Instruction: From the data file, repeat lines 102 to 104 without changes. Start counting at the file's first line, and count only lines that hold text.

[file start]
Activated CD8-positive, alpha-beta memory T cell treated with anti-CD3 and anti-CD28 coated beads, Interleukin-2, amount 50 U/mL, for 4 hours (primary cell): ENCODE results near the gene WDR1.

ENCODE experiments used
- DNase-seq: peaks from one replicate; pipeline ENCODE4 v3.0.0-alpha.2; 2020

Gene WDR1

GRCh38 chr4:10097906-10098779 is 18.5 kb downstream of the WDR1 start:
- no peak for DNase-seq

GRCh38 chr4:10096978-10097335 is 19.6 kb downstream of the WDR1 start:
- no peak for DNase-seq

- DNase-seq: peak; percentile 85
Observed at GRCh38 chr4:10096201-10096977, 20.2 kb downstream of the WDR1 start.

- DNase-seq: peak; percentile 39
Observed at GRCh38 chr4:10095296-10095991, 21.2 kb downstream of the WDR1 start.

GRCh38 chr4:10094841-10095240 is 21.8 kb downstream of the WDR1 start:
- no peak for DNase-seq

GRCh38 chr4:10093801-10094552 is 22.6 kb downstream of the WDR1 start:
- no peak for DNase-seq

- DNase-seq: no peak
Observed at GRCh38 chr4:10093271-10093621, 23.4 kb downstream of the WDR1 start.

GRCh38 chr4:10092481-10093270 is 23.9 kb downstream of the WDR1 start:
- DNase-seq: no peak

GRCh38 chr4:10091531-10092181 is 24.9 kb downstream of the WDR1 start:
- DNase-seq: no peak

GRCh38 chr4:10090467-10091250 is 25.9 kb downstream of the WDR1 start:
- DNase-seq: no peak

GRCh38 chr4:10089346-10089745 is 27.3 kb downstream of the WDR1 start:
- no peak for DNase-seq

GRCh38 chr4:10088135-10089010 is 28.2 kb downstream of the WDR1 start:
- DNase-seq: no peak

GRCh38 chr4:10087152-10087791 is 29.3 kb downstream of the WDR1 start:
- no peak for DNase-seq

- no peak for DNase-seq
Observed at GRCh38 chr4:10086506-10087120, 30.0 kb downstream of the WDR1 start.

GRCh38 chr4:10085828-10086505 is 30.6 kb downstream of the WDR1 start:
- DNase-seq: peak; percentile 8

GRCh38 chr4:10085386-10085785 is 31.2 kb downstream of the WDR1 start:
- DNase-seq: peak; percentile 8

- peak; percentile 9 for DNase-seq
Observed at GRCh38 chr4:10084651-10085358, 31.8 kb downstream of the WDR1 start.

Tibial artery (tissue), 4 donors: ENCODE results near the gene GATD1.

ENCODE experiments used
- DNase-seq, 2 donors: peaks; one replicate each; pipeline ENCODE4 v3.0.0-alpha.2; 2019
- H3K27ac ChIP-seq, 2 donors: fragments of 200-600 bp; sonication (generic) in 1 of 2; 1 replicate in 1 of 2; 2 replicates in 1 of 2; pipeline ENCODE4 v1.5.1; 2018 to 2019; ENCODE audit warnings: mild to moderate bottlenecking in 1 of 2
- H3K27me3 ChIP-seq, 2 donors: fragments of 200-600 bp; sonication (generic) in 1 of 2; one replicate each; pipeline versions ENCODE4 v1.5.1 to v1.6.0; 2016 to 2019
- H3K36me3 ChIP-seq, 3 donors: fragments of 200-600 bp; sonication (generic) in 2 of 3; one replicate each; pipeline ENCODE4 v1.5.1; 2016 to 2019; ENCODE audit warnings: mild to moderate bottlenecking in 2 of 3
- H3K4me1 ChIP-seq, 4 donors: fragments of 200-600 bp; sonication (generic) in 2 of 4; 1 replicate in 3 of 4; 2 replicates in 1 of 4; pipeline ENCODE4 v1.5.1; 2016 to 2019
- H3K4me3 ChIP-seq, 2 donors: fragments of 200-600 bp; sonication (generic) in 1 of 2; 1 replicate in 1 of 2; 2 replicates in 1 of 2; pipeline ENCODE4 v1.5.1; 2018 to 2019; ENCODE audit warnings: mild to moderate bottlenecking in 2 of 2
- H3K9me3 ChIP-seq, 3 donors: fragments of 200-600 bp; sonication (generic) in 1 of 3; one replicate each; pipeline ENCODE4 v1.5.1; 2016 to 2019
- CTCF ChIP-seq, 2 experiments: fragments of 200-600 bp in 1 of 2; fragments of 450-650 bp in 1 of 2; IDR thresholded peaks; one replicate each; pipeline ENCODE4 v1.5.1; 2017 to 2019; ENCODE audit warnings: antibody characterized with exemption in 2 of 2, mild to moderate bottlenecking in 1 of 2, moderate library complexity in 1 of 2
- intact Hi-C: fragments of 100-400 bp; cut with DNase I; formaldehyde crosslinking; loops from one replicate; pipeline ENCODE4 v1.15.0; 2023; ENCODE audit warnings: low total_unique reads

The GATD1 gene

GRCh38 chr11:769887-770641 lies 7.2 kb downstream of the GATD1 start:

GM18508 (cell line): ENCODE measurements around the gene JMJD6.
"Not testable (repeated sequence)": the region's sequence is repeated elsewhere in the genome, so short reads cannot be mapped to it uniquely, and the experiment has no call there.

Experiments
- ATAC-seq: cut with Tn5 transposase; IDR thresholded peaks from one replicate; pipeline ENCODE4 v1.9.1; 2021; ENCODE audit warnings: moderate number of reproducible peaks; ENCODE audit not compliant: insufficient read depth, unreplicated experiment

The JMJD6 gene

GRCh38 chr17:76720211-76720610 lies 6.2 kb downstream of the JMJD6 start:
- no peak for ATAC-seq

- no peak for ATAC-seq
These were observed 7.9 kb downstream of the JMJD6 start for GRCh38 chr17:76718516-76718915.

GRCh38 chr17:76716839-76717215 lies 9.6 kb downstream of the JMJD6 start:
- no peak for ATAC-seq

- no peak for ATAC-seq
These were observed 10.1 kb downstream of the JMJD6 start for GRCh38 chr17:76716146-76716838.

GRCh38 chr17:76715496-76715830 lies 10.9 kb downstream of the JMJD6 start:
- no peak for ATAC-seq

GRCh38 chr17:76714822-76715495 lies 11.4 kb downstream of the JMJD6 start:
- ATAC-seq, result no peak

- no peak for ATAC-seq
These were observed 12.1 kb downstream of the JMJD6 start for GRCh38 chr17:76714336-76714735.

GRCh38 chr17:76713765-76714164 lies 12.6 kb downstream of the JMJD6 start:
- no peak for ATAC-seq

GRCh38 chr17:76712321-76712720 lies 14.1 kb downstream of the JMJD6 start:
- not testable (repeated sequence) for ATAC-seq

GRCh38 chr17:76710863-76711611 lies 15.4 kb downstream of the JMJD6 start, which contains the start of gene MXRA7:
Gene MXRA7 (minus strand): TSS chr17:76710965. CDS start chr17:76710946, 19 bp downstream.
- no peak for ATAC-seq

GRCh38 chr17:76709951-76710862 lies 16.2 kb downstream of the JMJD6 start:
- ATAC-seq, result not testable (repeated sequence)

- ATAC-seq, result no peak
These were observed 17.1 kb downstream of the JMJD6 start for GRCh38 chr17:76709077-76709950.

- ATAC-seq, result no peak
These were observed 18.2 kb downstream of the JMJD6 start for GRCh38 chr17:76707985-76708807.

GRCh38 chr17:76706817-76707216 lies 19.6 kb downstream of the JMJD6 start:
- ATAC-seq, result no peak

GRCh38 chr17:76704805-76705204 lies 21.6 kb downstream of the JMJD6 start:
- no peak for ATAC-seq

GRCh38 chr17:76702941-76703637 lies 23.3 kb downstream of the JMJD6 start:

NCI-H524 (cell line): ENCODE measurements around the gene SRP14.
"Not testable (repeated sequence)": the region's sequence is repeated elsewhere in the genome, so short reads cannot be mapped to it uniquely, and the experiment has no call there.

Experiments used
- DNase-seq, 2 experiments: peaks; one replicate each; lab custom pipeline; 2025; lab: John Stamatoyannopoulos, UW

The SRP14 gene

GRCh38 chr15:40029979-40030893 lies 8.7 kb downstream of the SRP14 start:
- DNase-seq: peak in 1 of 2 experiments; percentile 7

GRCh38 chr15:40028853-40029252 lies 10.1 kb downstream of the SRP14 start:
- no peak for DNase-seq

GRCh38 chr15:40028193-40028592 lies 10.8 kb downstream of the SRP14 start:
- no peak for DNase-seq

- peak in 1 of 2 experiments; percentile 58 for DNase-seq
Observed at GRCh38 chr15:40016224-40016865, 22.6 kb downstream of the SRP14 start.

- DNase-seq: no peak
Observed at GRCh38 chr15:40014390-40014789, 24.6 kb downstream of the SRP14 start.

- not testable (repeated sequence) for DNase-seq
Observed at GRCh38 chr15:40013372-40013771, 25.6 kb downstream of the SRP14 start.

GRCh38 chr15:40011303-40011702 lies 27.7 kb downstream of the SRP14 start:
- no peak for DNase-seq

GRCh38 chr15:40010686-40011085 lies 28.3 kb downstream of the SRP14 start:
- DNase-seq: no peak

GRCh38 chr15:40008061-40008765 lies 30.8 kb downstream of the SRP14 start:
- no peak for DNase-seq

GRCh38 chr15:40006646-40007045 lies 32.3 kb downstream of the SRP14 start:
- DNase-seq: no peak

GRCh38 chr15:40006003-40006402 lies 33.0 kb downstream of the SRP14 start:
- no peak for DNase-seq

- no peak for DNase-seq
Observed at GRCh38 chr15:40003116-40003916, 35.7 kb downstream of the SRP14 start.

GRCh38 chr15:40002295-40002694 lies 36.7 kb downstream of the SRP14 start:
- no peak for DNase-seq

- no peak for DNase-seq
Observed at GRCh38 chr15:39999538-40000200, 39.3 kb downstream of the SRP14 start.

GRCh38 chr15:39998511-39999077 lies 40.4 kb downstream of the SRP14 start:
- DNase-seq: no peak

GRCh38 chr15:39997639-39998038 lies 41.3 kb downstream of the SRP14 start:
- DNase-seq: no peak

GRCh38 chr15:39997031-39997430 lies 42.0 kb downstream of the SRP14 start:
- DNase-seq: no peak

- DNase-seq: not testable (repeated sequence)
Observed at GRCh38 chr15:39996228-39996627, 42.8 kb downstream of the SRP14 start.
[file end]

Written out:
- DNase-seq: no peak
Observed at GRCh38 chr15:40014390-40014789, 24.6 kb downstream of the SRP14 start.

- not testable (repeated sequence) for DNase-seq